admittedly this was supposed to be pulled pork, it did not turn into anything resembling that in the least bit. i thought by buying thinner cuts of meat i could pull off a meal that usually needs ten hours to cook in one or two. 

with the charcoal going i placed the dutch oven directly on the coals and put a few briquettes on top for some extra heat. now i've never cooked with charcoal, ever, i just put the cast iron oven on and walked away for twenty minutes. i'm not quite sure what i was thinking, but upon lifting the cover i saw that the liquid was boiling. after a few minutes of self loathing, cursing, and murmuring to myself, "jeremy you're an idiot of course fire is hot, you just ruined dinner for everyone.", i decided to just pull the oven out.  

i cut a slice of the meat, pulled pork; definitely not, still good; yup.

taking the meat, onions and peppers out of the dutch oven we all just began cutting away. what i ended up with was closer to chopped pork, which i'm not even sure is a real thing.

but nonetheless, we piled our sandwiches high with the pork, onions, pickles, coleslaw and bbq sauce. 

lessons learned: slow and low forever. trying to rush a recipe never ends well, thankful that i decided to check on it after twenty minutes rather than the full hour. whiskey braised rubber sandwiches would not have been a hit.

Camp Cookery - Pesto Fettuccine

  • fettuccine
  • parmesan cheese
  • garlic
  • fresh basil
  • pine nuts
  • olive oil
  • tomatoes
  • chicken

this is one of the more involved recipes i've undertaken as it has a lot of different things going into the end dish. it was definitely a huge help to have a couple of people there to help with the cutting, chopping, fire building, and cooking.

the first step should have been to get the fire started, but sometimes beer makes you do things out of order. 

we made the pesto by hand and started by chopping a whole bunch of basil and garlic as finely as we could. 

next up grind down the pine nuts with a pestle. once those are done add in the chopped basil and garlic. slowly add in olive oil while grinding away.

keep grinding.

realized we needed more basil. continue to add olive oil until the pest is the consistency that you'd like. when the pest is where you'd like it stir in the chopped parmesan.

the chicken was simple in this recipe, just salt and pepper and then into a pan and onto the fire.

tomatoes directly onto the fire.

when the water in the cast iron dutch oven was finally to a boil we put the fettuccine into a strainer and then into the dutch oven. rather than trying to strain the pasta after it was cooked this allowed us to just pull it right out.

finishing touches: cut the chicken into cubes (throw the extra to your dog because she's been watching you cook intently for the last hour), cut the tomatoes in half, add it all to a bowl with the fettuccine and pesto.  

lessons learned: as always, start your fire EARLY. we ran out of daylight while waiting to get our water to a boil for the fettuccine.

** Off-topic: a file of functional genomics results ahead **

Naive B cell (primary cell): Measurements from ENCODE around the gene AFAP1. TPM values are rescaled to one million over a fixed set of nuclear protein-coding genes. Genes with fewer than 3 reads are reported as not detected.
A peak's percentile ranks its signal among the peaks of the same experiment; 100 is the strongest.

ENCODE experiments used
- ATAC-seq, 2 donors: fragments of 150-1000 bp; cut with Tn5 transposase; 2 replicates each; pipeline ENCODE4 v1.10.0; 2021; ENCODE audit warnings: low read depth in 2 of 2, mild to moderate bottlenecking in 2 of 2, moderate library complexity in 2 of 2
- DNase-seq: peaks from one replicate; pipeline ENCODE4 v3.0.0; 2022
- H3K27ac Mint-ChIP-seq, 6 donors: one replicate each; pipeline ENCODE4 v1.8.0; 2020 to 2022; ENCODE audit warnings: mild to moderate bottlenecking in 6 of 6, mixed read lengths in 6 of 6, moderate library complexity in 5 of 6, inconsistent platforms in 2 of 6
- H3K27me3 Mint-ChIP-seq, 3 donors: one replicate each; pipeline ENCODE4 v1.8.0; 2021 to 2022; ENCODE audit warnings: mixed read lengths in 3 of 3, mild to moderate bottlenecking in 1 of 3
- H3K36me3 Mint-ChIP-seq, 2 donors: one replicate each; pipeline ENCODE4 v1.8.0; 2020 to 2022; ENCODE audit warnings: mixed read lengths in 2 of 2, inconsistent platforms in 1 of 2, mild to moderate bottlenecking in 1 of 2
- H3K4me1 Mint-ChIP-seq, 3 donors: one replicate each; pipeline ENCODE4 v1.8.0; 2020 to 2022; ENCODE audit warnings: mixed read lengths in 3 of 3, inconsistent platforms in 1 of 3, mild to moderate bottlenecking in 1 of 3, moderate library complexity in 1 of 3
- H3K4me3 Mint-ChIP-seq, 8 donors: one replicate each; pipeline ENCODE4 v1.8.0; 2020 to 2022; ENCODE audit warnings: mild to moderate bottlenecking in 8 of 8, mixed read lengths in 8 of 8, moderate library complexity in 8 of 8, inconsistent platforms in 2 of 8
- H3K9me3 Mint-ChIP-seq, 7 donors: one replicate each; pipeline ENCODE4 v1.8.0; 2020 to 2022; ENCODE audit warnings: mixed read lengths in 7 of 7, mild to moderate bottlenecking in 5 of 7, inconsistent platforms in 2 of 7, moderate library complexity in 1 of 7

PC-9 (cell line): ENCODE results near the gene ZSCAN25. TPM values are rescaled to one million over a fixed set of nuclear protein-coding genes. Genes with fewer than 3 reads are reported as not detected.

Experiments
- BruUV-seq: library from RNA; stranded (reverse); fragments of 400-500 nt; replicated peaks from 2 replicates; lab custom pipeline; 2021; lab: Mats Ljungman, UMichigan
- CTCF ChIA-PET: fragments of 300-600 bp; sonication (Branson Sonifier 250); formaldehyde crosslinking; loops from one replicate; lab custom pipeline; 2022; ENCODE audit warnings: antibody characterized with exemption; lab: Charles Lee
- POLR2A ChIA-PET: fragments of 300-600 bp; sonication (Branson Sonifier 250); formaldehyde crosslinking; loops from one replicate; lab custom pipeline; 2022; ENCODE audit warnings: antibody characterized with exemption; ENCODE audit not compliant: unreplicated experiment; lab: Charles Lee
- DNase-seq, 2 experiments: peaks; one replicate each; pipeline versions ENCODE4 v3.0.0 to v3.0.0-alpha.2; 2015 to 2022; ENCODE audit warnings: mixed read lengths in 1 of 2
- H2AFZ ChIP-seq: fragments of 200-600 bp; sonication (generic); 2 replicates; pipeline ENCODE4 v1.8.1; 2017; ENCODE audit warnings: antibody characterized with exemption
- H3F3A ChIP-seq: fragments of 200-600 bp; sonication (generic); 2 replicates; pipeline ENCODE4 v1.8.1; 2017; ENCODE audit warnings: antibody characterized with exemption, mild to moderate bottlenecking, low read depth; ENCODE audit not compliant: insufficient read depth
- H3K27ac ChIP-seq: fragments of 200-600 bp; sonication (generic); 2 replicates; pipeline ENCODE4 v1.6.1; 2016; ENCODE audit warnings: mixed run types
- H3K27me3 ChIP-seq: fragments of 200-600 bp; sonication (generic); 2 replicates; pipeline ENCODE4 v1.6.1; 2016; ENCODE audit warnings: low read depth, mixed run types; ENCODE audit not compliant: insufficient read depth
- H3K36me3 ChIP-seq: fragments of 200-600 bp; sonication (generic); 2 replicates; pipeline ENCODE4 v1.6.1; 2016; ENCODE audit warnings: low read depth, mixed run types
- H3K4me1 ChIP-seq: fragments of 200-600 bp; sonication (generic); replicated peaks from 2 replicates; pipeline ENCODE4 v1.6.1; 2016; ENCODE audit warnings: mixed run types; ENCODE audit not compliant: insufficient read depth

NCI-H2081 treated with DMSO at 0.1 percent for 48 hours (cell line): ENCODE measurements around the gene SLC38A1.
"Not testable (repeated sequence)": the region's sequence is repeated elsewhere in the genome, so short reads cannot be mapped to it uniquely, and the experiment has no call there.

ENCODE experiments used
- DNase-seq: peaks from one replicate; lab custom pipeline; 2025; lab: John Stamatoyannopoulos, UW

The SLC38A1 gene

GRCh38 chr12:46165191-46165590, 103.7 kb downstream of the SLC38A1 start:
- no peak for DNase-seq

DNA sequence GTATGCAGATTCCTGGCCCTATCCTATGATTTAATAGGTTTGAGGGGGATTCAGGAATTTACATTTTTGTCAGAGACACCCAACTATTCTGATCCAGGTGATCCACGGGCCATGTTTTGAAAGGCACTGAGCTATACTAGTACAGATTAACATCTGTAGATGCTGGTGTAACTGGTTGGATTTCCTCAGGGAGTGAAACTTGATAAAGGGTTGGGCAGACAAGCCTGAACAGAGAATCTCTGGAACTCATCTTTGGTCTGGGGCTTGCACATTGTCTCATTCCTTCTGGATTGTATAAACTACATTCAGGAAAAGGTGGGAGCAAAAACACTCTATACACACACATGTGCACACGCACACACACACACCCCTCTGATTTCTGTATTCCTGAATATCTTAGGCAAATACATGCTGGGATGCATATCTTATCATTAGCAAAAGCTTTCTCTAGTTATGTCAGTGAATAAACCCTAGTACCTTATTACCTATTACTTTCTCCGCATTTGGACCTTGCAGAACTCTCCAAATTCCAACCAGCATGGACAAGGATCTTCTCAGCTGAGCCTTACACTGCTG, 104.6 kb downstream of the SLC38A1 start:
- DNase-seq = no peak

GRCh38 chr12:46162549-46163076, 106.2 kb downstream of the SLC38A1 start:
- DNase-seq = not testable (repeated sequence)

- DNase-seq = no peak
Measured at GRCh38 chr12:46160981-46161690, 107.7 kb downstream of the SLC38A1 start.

Camp cookery - pizza

  • crescent roll dough
  • fresh mozzarella
  • fresh basil
  • pepperoni
  • tomato
  • sauce
  • crisco (for pan)

another pretty easy one with a small ingredient list, but after an eight hour drive and then eleven miles of hiking i knew i'd want something filling, and who can say no to pizza.

start by cutting the pepperoni, basil, tomatoes and mozzarella. this one cooks fast so you'll want all of the ingredients ready to go.

spray the bottom of your pan with a non stick spray and spread the crescent roll dough. toppings next, but c'mon it's a pizza you knew that.

once you have everything laid out put a cover on your pan and fire up your stove. that great thing about using the crescent dough is that it will cook in the same time it will take for your cheese to melt, for me about seven minutes.

lessons learned: make sure the crescent roll dough is spread pretty thin. i left mine a little thicker and the bottom was beginning to burn before the dough was cooked all the way through.

Camp Cookery- Tacos

  • ground turkey
  • 1 goya seasoning packet
  • tortillas
  • cheese
  • 1/4 onion
  • 1 avocado
  • 1/4 green bell pepper
  • handful of cherry tomatoes, mushrooms, green onions

having to carry all of your gear; tent, sleeping bag, camera gear, etc. in a kayak leaves limited room for food. for this meal i wanted to cook something that used ingredients that could all fit into my small cooler. in addition to that it needed to be something that could be cooked on my small camp stove and not a campfire or a bigger two burner stove.

not really much to this one. chop your veggies, light the stove, cook the meat, put it all on a tortilla.

Camp Cookery - Thanksgiving Feast

thanksgiving dinner

4 lbs. boneless turkey breast
3 cups chicken broth
1/2 stick of butter
garlic powder
bay leaves
dead rooster co. black gold rub
1 acorn squash
4 sweet potatoes 
honey, cinnamon, olive oil, salt, pepper, cayenne pepper (for sweet potatoes & acorn squash)
boxed mushroom bisque
white mushrooms

other items 

cast iron dutch oven
meat thermometer
aluminum foil
aluminum pie tin

camp cookery camping cooking texas thanksgiving turkey america yall

as always, you'll want to start you fire are early as possible. the coals are key to this meal and are needed for the dutch oven along with the foil packets for the sweet potatoes and acorn squash.